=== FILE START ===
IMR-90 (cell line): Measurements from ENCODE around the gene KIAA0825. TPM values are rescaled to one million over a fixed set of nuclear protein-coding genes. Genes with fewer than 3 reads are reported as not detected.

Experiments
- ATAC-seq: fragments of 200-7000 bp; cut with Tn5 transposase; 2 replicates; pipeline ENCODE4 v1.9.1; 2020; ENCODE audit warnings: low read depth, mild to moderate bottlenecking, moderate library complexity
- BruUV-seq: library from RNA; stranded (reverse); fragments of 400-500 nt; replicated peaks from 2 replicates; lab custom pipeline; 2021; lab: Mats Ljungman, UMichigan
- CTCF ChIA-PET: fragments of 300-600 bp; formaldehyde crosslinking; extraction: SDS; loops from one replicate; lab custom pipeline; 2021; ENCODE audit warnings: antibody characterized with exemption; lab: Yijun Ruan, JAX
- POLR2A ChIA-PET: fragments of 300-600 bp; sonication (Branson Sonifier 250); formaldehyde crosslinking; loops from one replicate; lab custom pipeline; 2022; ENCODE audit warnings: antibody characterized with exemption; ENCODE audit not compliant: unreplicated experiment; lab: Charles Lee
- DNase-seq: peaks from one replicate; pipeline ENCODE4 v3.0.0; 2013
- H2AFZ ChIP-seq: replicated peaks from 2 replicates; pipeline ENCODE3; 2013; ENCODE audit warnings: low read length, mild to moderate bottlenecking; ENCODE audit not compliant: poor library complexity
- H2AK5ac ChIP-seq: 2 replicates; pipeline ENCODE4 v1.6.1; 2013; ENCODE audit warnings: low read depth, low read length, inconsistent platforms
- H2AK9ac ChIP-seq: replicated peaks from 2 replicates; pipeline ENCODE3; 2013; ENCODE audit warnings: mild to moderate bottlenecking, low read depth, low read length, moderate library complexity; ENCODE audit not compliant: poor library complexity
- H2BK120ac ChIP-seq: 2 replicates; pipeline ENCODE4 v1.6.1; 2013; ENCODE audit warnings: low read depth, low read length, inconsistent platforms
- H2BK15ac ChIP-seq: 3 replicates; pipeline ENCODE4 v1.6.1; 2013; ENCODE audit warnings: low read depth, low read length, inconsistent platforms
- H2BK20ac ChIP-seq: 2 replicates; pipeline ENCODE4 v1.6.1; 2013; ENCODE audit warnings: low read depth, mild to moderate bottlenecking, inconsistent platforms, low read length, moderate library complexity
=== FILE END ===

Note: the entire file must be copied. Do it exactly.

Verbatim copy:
IMR-90 (cell line): Measurements from ENCODE around the gene KIAA0825. TPM values are rescaled to one million over a fixed set of nuclear protein-coding genes. Genes with fewer than 3 reads are reported as not detected.

Experiments
- ATAC-seq: fragments of 200-7000 bp; cut with Tn5 transposase; 2 replicates; pipeline ENCODE4 v1.9.1; 2020; ENCODE audit warnings: low read depth, mild to moderate bottlenecking, moderate library complexity
- BruUV-seq: library from RNA; stranded (reverse); fragments of 400-500 nt; replicated peaks from 2 replicates; lab custom pipeline; 2021; lab: Mats Ljungman, UMichigan
- CTCF ChIA-PET: fragments of 300-600 bp; formaldehyde crosslinking; extraction: SDS; loops from one replicate; lab custom pipeline; 2021; ENCODE audit warnings: antibody characterized with exemption; lab: Yijun Ruan, JAX
- POLR2A ChIA-PET: fragments of 300-600 bp; sonication (Branson Sonifier 250); formaldehyde crosslinking; loops from one replicate; lab custom pipeline; 2022; ENCODE audit warnings: antibody characterized with exemption; ENCODE audit not compliant: unreplicated experiment; lab: Charles Lee
- DNase-seq: peaks from one replicate; pipeline ENCODE4 v3.0.0; 2013
- H2AFZ ChIP-seq: replicated peaks from 2 replicates; pipeline ENCODE3; 2013; ENCODE audit warnings: low read length, mild to moderate bottlenecking; ENCODE audit not compliant: poor library complexity
- H2AK5ac ChIP-seq: 2 replicates; pipeline ENCODE4 v1.6.1; 2013; ENCODE audit warnings: low read depth, low read length, inconsistent platforms
- H2AK9ac ChIP-seq: replicated peaks from 2 replicates; pipeline ENCODE3; 2013; ENCODE audit warnings: mild to moderate bottlenecking, low read depth, low read length, moderate library complexity; ENCODE audit not compliant: poor library complexity
- H2BK120ac ChIP-seq: 2 replicates; pipeline ENCODE4 v1.6.1; 2013; ENCODE audit warnings: low read depth, low read length, inconsistent platforms
- H2BK15ac ChIP-seq: 3 replicates; pipeline ENCODE4 v1.6.1; 2013; ENCODE audit warnings: low read depth, low read length, inconsistent platforms
- H2BK20ac ChIP-seq: 2 replicates; pipeline ENCODE4 v1.6.1; 2013; ENCODE audit warnings: low read depth, mild to moderate bottlenecking, inconsistent platforms, low read length, moderate library complexity